Significant efforts on part of the PPM Subgroup as well as the growing realization of the need, feasibility and effectiveness of PPM based on evidence from successful initiatives has pushed PPM to the forefront of many national agendas for TB control. Many countries have scaled up PPM initiatives.

Demonstrating progress in terms of the contribution of non-NTP providers to total case notifications requires systematic recording of the source of referral and place of TB treatment locally, and reporting and analysis of aggregated data nationally. In 2013, 73 countries reported summary data to WHO, and data for 29 of these countries (including 14 HBCs) are shown here. In most of these countries, PPM initiatives contributed about 10% to 40% of total notifications.

Considering that the private medical sector in Africa is much smaller compared with that in Asia, the contribution of private-for-profit and not-for-profit providers in Ethiopia, Kenya, Nigeria and the United Republic of Tanzania is noteworthy. Progress in parts of Asia is also noticeable - almost every fourth case in Indonesia and the Philippines was notified by non-NTP care providers in 2012. Large public sector hospitals have contributed sizeable proportions of cases in China and Indonesia as well as in the Philippines, and engagement of large hospitals is one of the major strategies required to improve detection and notification of TB cases.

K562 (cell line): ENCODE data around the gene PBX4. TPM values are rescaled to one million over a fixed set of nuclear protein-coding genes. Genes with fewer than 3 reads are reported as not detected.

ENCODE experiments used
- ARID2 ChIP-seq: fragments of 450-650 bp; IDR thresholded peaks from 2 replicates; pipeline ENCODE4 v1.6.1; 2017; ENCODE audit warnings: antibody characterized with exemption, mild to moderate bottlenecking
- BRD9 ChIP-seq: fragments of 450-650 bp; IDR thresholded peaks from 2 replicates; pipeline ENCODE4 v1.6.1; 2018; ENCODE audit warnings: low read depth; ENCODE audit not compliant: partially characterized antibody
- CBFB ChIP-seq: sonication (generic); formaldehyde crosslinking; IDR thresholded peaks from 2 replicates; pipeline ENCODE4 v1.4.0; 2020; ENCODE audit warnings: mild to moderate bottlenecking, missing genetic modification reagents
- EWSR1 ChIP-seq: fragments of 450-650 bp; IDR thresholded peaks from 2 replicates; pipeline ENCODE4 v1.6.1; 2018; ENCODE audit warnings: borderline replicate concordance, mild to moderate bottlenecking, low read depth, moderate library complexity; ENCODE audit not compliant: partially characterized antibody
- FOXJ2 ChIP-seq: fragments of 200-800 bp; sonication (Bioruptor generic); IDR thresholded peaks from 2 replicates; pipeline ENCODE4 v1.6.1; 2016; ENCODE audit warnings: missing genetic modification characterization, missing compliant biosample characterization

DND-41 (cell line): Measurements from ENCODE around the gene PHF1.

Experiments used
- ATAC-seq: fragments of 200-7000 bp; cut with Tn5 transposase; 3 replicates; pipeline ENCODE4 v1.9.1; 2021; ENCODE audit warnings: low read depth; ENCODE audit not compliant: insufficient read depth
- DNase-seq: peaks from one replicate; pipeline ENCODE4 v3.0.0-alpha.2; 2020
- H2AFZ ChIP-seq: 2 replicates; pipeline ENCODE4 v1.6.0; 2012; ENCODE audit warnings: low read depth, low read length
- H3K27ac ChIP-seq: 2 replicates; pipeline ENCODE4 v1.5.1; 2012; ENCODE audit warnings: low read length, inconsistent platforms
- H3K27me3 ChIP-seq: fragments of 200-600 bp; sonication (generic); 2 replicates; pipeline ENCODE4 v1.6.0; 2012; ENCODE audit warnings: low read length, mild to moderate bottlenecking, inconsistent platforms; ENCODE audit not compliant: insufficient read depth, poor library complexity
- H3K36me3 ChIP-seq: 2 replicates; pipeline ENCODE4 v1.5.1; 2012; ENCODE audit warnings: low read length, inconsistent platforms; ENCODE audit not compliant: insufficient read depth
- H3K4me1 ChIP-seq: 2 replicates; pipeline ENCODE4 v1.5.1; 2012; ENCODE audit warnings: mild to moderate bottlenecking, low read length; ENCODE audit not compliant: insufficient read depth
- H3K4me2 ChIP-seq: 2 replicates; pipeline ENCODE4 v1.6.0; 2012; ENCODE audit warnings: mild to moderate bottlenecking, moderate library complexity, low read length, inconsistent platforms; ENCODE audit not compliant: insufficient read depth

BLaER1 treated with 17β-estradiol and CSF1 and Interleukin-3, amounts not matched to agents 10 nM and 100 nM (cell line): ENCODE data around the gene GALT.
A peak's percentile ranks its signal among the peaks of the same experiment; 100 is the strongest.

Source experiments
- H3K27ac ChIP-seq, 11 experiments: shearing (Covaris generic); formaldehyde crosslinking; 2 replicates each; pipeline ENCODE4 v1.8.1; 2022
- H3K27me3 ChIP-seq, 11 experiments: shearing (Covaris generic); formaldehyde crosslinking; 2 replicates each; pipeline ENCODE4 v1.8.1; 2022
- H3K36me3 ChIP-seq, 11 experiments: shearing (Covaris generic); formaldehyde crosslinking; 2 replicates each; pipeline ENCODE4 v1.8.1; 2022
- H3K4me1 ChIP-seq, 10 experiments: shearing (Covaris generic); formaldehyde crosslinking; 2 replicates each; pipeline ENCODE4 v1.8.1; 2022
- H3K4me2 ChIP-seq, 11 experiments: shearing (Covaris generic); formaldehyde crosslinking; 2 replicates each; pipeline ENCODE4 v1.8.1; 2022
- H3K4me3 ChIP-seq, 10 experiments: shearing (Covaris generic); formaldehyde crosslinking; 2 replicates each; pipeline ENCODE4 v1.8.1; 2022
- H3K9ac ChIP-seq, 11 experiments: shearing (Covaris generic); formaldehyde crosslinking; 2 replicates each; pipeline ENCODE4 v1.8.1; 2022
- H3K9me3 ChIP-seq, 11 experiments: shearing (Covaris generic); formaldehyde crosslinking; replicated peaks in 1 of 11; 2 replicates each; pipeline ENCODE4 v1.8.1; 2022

Approaches to engage non-NTP care providers vary according to the local context, but there are some important cross-cutting elements. One is provision of standardized care by non-NTP providers according to national guidelines, in return for provision of free anti-TB drugs, supervision and quality assurance, and financial or non-financial incentives by NTPs. A second is the use of the International Standards for Tuberculosis Care, which facilitates the use of best practices in TB diagnosis and treatment among all care providers, especially those in the private sector. In the European Region and the Region of the Americas, con-tributions to case notifications from public sector providers outside the purview of the Ministry of Health, such as social security organizations and prison health services, are relatively large.